Inclusive Cycling in Gosforth

Disabled people cycle too you know!

It came as news to me that some people with disabilities find cycling easier than walking. They say it takes less effort and puts less strain on painful joints. Jenny Gristock wrote in the British Medical Journal describing her experience and there are many others like her.

But there is a problem when disabled cyclists come across a ‘Cyclists Dismount’ sign or a kerb or gate or even a cycle rack that isn’t wide enough. People sometimes cannot simply get off and walk.

Wheels for Wellbeing have published a guide to inclusive cycling covering what disabled cyclists need. It’s worth a look and is a good reference.

Many use ordinary bikes but there are lots of especially adapted cycles. The Tim Lamb Centre in North Tyneside have some examples and very kindly let us borrow them. Adapted cycles tend to be longer, wider and lower so smooth, flat, wide paths are best.

  

A recumbent tricycle and a wheelchair adapted cycle from The Tim Lamb Centre.

SPACE for Gosforth thought it would be interesting to take a look at some of the paths and facilities in Gosforth and Newcastle through the eyes of disabled cyclists and feed the results into the Local Cycling and Walking Investment Plan (LCWIP).

We set out one rainy November day in high spirits to ride some familiar local routes. We looked for obstacles on the way. We checked the new routes and the old. We looked at what it’s like to go to the park, the shops and cafes as well as some main city destinations such as the Universities, the Library and Laing Art Gallery.

And what did we find? We found that cycle routes and facilities that are good for disabled people are exactly those that are good for everyone. Wide, smooth, flat routes free of bollards, gates, kerbs and speed bumps. These are what disabled people need…..and also what children need, and mums and dads, and older people and indeed everybody else.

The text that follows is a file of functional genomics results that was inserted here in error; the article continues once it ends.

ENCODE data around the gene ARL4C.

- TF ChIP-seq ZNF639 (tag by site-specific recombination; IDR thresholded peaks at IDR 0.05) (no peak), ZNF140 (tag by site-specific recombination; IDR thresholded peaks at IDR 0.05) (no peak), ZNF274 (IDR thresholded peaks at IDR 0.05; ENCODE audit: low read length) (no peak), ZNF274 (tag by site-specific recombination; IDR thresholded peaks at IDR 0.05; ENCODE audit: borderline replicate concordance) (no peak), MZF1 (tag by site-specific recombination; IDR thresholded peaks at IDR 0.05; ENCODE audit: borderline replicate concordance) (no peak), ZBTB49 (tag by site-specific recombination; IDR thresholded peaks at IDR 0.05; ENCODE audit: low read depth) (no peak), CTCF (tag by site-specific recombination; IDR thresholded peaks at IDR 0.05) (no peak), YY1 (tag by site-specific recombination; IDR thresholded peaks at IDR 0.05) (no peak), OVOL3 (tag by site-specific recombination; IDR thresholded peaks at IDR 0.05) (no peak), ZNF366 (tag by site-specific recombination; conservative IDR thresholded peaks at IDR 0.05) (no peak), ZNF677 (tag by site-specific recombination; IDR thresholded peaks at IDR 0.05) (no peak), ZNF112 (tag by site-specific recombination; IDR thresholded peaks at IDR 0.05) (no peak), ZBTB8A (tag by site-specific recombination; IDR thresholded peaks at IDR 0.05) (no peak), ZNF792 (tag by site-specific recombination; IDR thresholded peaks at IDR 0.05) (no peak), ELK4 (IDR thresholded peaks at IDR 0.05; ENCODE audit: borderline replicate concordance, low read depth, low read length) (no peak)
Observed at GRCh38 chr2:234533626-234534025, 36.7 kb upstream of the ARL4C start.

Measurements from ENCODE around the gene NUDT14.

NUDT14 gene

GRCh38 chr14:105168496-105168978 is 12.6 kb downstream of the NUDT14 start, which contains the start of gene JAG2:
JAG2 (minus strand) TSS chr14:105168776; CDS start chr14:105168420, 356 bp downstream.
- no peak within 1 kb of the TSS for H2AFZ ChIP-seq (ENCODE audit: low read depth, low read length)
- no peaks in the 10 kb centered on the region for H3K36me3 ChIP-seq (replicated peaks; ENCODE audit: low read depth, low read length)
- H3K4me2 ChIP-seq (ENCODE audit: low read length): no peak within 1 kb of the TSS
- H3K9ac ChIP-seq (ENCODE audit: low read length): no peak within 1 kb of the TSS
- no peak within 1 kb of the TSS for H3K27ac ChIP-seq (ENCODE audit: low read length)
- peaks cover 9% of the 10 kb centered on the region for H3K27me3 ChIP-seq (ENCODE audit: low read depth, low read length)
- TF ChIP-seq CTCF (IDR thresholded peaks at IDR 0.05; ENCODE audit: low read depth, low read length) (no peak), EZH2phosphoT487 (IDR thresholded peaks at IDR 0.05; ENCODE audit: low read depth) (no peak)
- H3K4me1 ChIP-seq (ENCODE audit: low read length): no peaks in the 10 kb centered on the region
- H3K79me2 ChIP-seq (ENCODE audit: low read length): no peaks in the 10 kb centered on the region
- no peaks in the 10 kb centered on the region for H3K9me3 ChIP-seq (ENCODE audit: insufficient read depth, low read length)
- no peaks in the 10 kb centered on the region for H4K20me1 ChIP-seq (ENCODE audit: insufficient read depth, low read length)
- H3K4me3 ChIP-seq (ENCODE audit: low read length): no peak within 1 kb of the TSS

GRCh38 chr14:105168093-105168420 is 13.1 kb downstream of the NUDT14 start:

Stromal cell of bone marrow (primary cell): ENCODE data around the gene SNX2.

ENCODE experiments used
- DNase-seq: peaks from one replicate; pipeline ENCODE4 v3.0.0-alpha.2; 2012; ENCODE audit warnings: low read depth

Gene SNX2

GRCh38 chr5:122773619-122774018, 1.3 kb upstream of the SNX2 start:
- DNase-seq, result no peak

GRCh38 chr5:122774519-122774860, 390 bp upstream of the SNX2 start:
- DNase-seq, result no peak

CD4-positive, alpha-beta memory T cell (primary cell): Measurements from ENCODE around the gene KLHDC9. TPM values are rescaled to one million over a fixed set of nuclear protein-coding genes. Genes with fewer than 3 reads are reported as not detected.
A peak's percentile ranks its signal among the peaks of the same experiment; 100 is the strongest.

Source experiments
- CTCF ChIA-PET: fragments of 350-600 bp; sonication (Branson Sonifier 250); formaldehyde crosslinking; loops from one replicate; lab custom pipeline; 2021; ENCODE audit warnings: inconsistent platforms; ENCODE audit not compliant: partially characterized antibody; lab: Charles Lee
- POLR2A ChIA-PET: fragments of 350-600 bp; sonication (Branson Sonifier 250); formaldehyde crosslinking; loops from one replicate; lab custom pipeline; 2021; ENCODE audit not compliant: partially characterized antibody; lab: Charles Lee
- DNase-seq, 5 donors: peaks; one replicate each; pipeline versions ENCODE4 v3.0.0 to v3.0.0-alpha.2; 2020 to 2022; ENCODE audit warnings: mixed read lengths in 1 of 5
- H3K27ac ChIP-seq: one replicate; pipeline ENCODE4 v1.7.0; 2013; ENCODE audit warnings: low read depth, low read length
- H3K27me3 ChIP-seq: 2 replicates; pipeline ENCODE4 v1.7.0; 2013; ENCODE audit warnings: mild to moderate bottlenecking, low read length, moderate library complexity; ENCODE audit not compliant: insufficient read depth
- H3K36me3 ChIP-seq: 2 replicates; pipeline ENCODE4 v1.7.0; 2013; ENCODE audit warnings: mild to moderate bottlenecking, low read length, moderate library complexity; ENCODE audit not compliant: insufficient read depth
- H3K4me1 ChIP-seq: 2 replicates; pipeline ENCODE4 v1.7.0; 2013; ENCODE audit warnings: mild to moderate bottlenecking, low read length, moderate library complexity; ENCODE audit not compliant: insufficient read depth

High quality cycleways suitable for disabled cycling at John Dobson Street and Brandling Terrace.

 

   

Nice facilities at the university but there is a kerb and the racks are too close for a wider adapted cycle.

 

  

Sometimes the button is just out of reach………….or you have to get off and open a gate.

 

Lots of cluttered street furniture here. Even the most able would find this an obstacle course!

5 thoughts on “Inclusive Cycling in Gosforth

  1. Frances Hinton

    This last weekend my daughter was trying out her wonderful e-foldy, a cross between an electric wheelchair and a Brompton. The local bridleway up towards Gosforth Park was a great hit, even when paths were muddy and bumpy. Got caught out by some kerbs on return, but I’ve since sussed an alternative route.

    Reply
    1. Guy

      Thanks for your comment Frances. Glad you had fun on your bikes. We’d love to see a photo of your e-foldy sometime.
      Comments are open on Newcastle Commonplace ( https://newcastle.commonplace.is/) until 8th March so you can suggest dropped kerbs to make the route easier in future.
      Best wishes, Guy

      Reply
  2. Anna

    Hooray!!! Thank you for looking into this. We struggle with our disabled daughter’s trailer when negotiating bollards and gates. Thank you for raising awareness

    Reply
  3. Lynn Mcmanus

    I found this really interesting and will share with the people who use our bikes at The Tim Lamb Children’s Centre. Everything seems to be more difficult for people with disabilities. When the reality is it should be the other way around.

    Reply

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